Multiple Water Sources: Place several water bowls around the house in different locations. This can make it easier for your cat to access water wherever they are.

Use a Water Fountain: Many cats are attracted to running water. A cat water fountain can be more appealing than a regular water bowl and can encourage them to drink more.

Keep Water Fresh: Ensure that drinking water is fresh and clean. Change it daily and clean the bowls regularly to prevent the buildup of bacteria.

Flavour the Water: Add a bit of tuna juice, chicken broth (without onions or garlic), or clam juice to their water to make it more enticing. Be sure these additives are safe for cats and used in moderation.

Ice Cubes: Some cats enjoy playing with and licking ice cubes. Adding ice cubes to their water can make drinking more fun and interesting.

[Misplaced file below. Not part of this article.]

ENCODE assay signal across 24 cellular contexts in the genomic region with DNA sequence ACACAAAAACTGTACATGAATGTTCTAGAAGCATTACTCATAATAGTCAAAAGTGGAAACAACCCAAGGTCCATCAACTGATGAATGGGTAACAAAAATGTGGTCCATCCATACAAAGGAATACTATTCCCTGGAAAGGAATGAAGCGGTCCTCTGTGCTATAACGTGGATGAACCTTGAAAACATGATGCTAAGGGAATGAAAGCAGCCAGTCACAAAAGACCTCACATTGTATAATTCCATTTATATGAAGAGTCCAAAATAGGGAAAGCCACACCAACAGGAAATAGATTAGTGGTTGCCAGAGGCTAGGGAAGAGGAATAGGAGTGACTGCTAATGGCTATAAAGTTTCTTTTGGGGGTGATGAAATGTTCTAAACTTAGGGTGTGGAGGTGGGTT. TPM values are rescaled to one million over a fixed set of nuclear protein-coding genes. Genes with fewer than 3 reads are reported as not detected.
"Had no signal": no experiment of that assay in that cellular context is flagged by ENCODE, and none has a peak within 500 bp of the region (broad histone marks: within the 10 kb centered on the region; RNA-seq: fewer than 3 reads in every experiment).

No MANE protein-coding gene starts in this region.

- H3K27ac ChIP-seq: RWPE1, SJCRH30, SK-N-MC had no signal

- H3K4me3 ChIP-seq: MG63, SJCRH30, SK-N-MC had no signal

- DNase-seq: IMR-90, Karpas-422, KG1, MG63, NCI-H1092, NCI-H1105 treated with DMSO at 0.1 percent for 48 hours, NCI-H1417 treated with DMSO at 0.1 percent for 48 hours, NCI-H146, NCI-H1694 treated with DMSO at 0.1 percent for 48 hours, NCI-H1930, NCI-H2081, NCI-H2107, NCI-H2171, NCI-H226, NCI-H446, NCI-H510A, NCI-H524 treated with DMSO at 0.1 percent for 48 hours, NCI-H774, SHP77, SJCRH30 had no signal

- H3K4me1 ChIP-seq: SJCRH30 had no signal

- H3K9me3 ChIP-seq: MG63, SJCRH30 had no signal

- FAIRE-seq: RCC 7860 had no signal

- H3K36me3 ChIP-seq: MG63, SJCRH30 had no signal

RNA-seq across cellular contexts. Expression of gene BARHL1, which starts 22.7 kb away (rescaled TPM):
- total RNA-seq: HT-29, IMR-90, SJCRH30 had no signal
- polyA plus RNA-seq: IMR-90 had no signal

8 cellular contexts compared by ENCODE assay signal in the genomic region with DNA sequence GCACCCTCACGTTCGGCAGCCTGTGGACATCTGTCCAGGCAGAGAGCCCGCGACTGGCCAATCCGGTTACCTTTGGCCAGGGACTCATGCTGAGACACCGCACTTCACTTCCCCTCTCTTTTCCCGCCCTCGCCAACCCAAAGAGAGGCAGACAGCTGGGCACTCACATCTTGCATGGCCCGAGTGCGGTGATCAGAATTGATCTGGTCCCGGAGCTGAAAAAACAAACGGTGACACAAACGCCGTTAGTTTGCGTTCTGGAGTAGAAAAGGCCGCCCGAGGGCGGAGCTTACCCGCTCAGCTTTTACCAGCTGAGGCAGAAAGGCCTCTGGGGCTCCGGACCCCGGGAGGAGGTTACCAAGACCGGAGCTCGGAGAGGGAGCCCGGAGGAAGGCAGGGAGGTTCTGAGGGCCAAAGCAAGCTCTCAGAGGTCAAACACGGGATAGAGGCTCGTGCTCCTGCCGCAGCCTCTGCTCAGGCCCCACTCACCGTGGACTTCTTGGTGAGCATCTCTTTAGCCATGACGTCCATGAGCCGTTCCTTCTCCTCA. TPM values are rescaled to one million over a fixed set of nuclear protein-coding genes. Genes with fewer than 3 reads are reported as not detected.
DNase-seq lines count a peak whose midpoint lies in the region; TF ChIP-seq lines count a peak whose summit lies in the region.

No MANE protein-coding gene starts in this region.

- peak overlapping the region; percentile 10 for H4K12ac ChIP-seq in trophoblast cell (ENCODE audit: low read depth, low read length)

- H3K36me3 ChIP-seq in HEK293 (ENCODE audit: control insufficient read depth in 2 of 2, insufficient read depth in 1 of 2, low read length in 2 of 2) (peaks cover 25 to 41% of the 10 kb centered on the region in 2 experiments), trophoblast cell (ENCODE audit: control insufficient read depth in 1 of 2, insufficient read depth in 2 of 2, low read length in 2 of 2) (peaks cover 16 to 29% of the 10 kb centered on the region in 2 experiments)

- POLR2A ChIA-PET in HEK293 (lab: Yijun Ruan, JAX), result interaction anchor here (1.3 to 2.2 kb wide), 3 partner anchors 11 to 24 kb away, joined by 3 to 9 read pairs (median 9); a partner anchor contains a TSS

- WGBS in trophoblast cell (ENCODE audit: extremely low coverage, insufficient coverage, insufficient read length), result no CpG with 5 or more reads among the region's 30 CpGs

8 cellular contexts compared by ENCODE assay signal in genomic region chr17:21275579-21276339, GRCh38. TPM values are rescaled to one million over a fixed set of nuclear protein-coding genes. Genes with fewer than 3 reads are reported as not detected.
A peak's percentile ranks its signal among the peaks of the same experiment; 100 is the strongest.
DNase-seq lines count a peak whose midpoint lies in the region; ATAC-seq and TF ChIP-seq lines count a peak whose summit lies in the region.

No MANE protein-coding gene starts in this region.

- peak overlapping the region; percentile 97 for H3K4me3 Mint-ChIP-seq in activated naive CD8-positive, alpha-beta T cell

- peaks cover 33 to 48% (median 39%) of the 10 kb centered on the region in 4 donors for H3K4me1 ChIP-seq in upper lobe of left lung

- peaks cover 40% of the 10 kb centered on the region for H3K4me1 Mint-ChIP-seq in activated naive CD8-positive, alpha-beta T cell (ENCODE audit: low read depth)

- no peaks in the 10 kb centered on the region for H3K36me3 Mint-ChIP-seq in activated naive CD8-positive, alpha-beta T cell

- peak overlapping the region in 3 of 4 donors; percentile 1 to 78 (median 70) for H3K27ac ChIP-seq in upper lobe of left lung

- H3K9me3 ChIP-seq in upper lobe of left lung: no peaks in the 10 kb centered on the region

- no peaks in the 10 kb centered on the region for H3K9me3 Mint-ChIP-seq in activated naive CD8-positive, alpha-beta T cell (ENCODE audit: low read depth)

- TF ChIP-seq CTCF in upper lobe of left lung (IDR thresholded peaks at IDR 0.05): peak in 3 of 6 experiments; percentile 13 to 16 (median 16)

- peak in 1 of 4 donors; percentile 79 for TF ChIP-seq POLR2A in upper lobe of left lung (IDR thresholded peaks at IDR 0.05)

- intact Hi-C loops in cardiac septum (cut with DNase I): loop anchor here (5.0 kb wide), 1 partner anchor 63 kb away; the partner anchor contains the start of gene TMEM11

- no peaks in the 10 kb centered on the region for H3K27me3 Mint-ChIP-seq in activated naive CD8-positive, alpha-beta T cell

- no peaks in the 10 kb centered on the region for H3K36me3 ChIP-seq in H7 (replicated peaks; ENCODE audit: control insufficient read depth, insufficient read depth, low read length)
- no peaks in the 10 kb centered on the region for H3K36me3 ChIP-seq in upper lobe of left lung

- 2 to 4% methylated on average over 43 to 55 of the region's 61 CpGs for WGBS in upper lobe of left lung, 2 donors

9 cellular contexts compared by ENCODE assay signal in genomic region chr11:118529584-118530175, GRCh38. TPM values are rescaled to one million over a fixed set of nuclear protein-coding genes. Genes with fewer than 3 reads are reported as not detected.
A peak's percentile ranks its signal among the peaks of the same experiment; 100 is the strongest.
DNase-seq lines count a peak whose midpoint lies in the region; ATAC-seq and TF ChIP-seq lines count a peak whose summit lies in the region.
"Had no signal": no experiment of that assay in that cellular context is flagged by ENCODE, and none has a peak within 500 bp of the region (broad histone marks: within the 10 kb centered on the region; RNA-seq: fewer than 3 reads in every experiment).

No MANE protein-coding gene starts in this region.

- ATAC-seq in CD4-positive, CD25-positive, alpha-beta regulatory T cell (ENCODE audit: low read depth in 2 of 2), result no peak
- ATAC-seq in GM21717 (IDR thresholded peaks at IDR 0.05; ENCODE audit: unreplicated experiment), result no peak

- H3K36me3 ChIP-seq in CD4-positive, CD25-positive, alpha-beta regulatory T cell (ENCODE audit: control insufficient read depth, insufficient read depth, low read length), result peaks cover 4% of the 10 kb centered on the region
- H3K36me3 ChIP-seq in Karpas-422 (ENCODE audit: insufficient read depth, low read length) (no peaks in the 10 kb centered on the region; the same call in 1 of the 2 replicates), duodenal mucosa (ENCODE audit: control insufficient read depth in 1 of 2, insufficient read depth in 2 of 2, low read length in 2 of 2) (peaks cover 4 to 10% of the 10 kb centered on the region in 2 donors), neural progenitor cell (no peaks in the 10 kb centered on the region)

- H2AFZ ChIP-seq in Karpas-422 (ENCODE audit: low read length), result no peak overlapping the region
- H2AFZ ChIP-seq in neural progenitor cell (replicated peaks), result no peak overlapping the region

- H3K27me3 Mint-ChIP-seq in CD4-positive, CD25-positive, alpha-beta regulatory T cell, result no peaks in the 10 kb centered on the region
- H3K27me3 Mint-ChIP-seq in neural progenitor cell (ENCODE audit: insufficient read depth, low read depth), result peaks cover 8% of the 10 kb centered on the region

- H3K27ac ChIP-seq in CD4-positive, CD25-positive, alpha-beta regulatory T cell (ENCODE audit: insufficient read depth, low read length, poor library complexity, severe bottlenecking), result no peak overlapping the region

Broth: Offer low-sodium chicken or beef broth as a treat. This can help increase their fluid intake. Make sure it does not contain any harmful ingredients like onions or garlic.

Use a Different Bowl: Some cats are particular about the type of bowl they drink from. Experiment with different materials (ceramic, stainless steel, glass) and sizes to see which your cat prefers.

Interactive Play: Since Bengals are playful and active, incorporate water-based play. Let them play with a dripping tap or gently spray a mist of water for them to catch.

Monitor and Consult: If your cat still isn’t drinking enough water despite your efforts, consult a veterinarian. There might be an underlying health issue causing the decreased water intake.